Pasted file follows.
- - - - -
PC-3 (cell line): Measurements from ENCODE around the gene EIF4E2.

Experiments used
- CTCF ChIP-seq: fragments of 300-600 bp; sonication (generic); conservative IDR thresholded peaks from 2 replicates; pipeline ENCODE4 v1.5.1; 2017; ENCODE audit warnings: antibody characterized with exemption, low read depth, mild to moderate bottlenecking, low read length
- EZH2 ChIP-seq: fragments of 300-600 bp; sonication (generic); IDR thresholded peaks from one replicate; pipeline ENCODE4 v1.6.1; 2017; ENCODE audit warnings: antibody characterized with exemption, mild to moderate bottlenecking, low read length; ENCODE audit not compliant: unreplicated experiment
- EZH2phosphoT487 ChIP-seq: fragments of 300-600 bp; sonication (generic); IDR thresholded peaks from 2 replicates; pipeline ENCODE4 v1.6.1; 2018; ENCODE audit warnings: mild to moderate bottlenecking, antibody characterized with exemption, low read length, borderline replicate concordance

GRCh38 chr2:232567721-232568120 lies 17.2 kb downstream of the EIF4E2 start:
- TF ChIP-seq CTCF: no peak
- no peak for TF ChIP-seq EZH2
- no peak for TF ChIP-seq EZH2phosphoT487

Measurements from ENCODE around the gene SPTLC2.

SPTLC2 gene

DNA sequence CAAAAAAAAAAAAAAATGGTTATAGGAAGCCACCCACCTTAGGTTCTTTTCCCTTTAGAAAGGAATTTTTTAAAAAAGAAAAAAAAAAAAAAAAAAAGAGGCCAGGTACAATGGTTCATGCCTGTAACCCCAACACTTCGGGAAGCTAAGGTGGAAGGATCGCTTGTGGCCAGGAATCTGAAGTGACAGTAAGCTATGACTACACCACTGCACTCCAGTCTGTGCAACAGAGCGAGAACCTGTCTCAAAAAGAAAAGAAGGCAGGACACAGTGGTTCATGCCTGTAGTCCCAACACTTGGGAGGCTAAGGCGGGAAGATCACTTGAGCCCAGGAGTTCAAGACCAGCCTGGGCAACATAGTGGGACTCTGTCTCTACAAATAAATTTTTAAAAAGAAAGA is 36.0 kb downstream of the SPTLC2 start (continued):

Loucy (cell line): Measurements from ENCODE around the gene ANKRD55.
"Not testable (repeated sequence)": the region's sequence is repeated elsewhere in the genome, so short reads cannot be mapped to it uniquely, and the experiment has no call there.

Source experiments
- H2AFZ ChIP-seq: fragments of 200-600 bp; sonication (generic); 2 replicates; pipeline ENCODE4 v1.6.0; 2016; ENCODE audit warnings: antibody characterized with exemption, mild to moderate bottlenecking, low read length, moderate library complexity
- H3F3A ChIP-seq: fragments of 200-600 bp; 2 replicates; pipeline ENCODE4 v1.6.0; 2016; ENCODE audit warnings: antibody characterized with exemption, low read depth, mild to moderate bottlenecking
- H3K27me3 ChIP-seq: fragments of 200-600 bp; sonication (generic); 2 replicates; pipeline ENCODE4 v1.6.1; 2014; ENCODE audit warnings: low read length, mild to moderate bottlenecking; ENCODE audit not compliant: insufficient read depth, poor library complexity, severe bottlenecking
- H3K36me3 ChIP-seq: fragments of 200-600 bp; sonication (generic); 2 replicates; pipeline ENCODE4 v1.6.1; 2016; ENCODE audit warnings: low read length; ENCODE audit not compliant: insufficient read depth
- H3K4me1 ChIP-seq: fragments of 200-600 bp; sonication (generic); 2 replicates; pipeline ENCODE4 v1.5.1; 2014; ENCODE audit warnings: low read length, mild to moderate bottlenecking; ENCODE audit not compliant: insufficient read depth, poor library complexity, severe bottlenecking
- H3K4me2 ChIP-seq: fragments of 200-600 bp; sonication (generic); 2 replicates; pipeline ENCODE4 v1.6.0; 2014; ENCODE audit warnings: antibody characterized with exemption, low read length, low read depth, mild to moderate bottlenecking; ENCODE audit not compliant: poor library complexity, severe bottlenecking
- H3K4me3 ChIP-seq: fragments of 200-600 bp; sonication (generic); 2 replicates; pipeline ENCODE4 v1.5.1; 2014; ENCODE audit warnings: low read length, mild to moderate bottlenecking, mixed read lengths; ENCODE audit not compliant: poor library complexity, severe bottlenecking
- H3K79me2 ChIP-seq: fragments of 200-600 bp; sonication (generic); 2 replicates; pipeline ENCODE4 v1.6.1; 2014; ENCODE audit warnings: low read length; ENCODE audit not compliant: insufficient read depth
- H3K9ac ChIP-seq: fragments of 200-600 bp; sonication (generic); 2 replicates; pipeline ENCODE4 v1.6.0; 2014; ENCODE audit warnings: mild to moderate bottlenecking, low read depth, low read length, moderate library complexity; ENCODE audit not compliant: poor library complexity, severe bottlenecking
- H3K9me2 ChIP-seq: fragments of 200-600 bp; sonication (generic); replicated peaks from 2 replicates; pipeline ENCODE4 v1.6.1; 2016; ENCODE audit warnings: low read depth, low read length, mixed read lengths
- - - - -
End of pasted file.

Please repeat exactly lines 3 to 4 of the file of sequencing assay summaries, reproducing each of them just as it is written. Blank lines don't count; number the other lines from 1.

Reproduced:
- CTCF ChIP-seq: fragments of 300-600 bp; sonication (generic); conservative IDR thresholded peaks from 2 replicates; pipeline ENCODE4 v1.5.1; 2017; ENCODE audit warnings: antibody characterized with exemption, low read depth, mild to moderate bottlenecking, low read length
- EZH2 ChIP-seq: fragments of 300-600 bp; sonication (generic); IDR thresholded peaks from one replicate; pipeline ENCODE4 v1.6.1; 2017; ENCODE audit warnings: antibody characterized with exemption, mild to moderate bottlenecking, low read length; ENCODE audit not compliant: unreplicated experiment